Family Vacations That MatterIt’s midday and I am sitting in Yosemite in the campground while Mason naps in the trailer peacefully. A warm breeze blows gently across the campground and rustles the the wall of our pop up shower tent.

Mark has gone for a hike without us to get his hardcore on. After a beautiful 9 mile trek to Vernal Falls with Mason yesterday, I am happy to wait it out here in the campground and take a break. My calves are sore, but it’s a good kind of sore because I know I worked hard for it.

Yesterday’s hike was beautiful. Crowded, as most parks in America are, but somehow the massive walls of rock and pounding waterfalls made the crowds acceptable. I think because it’s awesome to see so many people coming to a place like this so they can experience nature. When you are somewhere like Disneyland and there are lines and crowds it’s annoying because there’s no peace in artificial adventure.

As we shimmied our way up steep stairs and politely edged by people, there was this feeling of “We’re all in this together and isn’t it lovely.” No one was in a hurry. People smiled and laughed and huffed and puffed. When one elderly Japanese couple leaned back against a rock to rest, people smiled at them and said,”You are amazing for being up here,” as they passed by. Little kids who made it this far were told they were superstars.

In Yosemite the packed campgrounds have the potential to be irksome. There’s the on and off hum of the generators and RV heaters, the screeching of children riding bikes around and chasing each other through the trailers and trees, the clanking of pots and pans, the constant smell of campfire and sometimes over smokiness due to the density of us all being packed into this small space.

But if you stop mid morning and sit out on a picnic bench, close your eyes and just relax and focus, the human chaos fades away. Beyond man it’s easy to hear the birds chirping, the nearby rush of water babbling in the creek, squirrels scampering across pine needles as they venture from campsite to campsite. And then there is the sunlight streaming through the tall pine trees, warming the rocks, melting the winter snow. And if you really focus you can hear the drips of water sliding down the rocks and smell the earth beneath your feet.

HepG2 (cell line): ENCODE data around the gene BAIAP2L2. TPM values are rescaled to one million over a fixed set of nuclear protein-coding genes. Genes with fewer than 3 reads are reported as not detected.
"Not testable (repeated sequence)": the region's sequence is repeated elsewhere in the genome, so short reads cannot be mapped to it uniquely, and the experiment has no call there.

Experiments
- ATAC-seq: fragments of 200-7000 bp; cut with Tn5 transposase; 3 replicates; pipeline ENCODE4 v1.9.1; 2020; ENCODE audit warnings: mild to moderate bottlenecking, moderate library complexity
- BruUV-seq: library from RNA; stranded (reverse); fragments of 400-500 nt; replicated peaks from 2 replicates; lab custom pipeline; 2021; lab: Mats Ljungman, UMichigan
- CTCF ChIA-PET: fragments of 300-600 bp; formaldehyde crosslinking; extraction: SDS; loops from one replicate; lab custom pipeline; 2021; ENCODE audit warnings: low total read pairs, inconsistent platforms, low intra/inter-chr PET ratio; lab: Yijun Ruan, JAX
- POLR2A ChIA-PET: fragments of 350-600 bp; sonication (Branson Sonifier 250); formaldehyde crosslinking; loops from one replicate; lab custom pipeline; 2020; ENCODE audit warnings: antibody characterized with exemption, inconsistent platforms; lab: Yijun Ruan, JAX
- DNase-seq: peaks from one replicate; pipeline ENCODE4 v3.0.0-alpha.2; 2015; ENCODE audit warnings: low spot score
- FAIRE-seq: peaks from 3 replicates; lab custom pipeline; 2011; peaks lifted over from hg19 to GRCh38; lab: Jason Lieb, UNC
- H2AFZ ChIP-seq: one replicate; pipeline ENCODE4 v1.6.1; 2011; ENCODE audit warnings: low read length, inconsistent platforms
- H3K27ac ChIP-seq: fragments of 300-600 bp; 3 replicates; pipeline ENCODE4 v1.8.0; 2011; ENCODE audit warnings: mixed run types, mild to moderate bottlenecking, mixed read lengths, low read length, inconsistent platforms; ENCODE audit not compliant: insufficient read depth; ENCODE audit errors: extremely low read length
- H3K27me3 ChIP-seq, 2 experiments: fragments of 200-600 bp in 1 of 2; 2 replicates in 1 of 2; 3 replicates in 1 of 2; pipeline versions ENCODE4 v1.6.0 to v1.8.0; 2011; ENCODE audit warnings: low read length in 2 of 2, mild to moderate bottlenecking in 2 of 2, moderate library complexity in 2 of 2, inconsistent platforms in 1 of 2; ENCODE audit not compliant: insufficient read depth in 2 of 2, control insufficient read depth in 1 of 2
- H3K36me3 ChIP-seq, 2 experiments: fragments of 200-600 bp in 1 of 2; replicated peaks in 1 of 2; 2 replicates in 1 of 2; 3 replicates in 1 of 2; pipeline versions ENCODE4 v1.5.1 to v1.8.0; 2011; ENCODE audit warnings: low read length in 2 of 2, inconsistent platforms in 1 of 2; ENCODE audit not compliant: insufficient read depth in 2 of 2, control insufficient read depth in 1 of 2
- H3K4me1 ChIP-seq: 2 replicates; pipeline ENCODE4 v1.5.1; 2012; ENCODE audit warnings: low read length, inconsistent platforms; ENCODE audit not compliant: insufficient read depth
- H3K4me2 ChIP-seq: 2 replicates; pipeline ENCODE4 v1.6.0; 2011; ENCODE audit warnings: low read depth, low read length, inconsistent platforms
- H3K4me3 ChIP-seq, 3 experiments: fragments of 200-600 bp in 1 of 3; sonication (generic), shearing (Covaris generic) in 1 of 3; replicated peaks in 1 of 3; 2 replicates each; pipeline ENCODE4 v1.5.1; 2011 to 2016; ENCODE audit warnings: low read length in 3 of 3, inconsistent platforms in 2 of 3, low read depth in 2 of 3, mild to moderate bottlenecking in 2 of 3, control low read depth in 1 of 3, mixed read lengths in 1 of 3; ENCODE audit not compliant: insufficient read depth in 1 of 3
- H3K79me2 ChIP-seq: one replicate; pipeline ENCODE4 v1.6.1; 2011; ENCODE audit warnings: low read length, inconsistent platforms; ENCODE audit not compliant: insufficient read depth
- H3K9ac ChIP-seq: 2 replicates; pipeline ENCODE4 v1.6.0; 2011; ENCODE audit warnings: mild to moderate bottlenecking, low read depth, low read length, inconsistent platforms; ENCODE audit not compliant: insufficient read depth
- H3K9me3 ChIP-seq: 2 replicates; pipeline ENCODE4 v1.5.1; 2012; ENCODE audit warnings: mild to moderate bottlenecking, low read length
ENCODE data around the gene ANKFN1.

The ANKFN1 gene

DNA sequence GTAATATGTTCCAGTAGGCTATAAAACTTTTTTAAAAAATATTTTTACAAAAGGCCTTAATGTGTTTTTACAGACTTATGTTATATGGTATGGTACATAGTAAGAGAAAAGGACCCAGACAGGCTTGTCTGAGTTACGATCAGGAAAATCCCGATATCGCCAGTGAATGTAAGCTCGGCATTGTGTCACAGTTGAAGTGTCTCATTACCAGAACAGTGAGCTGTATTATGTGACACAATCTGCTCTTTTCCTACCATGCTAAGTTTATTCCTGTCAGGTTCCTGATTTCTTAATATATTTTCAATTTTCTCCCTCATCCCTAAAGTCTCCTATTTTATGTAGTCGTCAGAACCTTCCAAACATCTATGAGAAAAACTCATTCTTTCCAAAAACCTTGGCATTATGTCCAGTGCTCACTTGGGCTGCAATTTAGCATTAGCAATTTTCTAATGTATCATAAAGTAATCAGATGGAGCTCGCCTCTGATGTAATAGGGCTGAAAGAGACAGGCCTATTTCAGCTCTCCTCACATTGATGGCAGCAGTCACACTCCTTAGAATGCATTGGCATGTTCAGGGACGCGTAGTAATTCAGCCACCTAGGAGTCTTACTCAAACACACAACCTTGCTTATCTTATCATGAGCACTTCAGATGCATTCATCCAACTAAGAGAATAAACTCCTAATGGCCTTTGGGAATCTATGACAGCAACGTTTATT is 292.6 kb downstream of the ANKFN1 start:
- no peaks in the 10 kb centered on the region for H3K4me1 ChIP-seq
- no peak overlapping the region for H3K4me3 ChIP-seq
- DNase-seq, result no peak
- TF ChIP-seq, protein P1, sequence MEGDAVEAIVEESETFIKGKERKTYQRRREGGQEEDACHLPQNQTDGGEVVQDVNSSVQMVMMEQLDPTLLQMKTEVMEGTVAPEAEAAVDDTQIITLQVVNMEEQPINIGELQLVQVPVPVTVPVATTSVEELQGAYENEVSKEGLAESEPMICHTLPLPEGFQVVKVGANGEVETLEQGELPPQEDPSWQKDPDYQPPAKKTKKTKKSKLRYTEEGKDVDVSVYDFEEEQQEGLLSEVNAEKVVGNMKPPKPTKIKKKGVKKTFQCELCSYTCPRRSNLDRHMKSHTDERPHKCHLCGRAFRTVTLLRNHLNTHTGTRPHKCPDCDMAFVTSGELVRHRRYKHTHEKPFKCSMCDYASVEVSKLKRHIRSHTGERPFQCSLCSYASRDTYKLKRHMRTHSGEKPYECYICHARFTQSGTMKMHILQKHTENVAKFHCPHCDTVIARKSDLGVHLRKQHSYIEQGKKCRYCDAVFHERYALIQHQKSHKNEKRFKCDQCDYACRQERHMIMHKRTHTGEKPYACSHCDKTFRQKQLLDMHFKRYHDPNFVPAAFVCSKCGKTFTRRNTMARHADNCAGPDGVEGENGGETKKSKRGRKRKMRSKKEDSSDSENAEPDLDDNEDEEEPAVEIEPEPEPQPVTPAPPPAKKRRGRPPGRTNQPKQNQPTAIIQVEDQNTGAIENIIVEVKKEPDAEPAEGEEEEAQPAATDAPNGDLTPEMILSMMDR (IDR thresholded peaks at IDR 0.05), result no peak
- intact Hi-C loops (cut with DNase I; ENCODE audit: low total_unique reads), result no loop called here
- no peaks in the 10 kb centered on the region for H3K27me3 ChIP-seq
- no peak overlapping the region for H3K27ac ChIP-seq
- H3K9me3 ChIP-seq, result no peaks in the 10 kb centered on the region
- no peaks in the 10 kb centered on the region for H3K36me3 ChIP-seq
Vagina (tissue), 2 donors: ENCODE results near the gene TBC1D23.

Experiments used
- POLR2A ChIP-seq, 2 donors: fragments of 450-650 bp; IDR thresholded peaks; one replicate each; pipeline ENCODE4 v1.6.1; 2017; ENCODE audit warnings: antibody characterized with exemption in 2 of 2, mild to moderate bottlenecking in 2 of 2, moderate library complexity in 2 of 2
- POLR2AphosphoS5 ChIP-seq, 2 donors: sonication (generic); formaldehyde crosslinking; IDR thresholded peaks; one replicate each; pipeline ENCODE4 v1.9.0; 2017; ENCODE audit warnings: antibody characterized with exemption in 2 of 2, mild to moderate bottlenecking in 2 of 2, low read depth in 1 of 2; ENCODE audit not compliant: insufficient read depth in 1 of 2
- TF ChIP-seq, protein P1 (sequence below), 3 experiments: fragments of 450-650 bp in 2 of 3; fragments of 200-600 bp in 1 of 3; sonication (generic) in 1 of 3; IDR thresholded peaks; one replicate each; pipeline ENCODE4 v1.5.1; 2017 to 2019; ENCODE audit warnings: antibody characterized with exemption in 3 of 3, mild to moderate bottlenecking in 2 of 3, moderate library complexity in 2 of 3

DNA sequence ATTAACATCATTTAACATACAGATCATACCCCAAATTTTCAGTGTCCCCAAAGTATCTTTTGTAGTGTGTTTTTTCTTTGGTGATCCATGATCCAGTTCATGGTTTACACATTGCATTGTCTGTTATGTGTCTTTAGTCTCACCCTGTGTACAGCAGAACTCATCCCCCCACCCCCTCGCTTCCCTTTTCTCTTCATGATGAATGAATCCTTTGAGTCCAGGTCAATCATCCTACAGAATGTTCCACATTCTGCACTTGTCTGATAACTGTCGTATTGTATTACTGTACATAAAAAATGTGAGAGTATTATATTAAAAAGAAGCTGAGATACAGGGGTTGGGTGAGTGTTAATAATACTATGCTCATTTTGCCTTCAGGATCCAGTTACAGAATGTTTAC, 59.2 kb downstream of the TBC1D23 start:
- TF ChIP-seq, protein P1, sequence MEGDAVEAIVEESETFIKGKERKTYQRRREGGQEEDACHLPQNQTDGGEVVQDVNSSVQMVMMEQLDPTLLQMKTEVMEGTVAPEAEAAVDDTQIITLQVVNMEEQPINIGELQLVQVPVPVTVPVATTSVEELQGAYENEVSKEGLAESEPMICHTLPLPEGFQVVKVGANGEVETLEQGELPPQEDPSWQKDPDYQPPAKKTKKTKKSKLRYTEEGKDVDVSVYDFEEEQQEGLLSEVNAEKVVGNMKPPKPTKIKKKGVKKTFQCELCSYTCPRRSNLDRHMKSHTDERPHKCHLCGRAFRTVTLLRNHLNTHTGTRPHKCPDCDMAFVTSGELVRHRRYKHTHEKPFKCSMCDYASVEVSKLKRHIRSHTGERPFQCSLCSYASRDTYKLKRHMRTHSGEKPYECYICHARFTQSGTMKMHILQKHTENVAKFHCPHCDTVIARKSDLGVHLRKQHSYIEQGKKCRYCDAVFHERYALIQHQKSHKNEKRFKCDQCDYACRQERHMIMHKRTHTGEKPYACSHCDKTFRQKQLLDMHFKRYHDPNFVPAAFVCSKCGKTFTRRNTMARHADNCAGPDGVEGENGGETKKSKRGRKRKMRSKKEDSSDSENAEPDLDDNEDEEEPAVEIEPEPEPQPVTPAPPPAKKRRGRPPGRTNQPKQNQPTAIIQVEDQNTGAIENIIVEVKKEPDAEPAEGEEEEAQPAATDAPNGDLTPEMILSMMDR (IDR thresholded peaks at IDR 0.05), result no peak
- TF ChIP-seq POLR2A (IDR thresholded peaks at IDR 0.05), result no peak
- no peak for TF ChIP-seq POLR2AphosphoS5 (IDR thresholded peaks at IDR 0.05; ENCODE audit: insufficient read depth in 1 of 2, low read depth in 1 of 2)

This is why so many people come here. You have to love the fact that it’s nature bringing everyone here. Not a manmade playground.

I have a love-hate relationship with parks like this. The paved trails leading miles up into the woods, the manicured rock walls and steps taking people up into places they wouldn’t dare venture too without the man-made path. But in spite of the little “oh give me a break, really?” arrogance I often feel when I come to places like this that are so accessible they almost seem overrun, I also find myself thinking that it’s amazing our country had the foresight to create places like this in nature where families, no matter how poor, can afford to come. We are paying $10 a day to be here, a price so many families can afford. This is what I want our taxes paying for. This is the kind of subsidies that we should be proud of.

Bring your child here and they have to learn to love nature because there are no video games, cable hookups, candy stands or Facebook. What we have here is dirt, water, rocks and sunshine for entertainment. I wish more families decided to do this for a family vacation instead of going to Puerto Vallarta or Knott’s Berry Farms.

As Mason gets older I imagine our vacations will involve mountains, rivers, deserts and oceans. I don’t see Disneyland in our future. I could be wrong, just like I thought I wouldn’t feed Mason dairy (he already loves cheese at 9 months old), but I hope that we stay true to what we enjoy and teach Mason that adventure is not spinning on a teacup or riding a Wild Waters ride, but taking a raft trip down the Middle Fork in Idaho or mountain biking in Moab. I hope my child looks forward to scaling rock walls in Joshua Tree and catching salmon for dinner for us in Alaska with his Dad. It is the real adventures in our world that I want him to get excited about.

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